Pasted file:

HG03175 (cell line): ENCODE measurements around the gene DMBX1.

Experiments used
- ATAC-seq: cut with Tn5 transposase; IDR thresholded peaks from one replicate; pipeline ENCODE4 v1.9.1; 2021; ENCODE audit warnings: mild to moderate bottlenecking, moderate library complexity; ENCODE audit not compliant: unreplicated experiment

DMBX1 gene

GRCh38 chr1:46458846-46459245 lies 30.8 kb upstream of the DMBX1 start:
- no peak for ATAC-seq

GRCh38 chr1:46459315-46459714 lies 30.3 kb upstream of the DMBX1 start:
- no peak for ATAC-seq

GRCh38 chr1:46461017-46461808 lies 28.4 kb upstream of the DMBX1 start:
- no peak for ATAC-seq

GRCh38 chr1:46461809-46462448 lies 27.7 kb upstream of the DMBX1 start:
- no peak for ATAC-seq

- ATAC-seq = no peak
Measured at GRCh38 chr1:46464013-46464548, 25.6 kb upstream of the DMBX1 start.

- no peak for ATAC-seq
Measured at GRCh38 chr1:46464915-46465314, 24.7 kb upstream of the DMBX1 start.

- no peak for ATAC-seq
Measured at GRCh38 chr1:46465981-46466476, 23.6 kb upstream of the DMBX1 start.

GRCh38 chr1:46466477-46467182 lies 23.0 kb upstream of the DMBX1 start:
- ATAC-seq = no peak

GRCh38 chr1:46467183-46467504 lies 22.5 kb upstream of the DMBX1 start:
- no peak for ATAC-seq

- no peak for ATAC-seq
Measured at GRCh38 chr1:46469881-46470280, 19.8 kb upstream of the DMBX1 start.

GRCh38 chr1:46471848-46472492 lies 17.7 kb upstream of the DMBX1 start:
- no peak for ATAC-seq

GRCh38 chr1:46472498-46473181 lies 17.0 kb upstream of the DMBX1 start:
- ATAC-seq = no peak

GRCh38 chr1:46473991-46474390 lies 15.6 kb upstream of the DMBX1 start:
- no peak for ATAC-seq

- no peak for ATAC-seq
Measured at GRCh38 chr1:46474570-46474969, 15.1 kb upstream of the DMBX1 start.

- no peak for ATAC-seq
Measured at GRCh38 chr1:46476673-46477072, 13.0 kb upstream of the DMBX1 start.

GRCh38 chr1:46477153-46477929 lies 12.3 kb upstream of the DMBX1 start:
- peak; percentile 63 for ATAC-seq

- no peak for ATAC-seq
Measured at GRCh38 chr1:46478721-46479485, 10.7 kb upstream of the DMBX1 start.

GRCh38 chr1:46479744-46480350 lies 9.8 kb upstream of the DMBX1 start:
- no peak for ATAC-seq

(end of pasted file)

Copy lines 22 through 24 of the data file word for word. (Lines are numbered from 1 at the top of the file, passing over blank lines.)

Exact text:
- no peak for ATAC-seq

- no peak for ATAC-seq
Measured at GRCh38 chr1:46469881-46470280, 19.8 kb upstream of the DMBX1 start.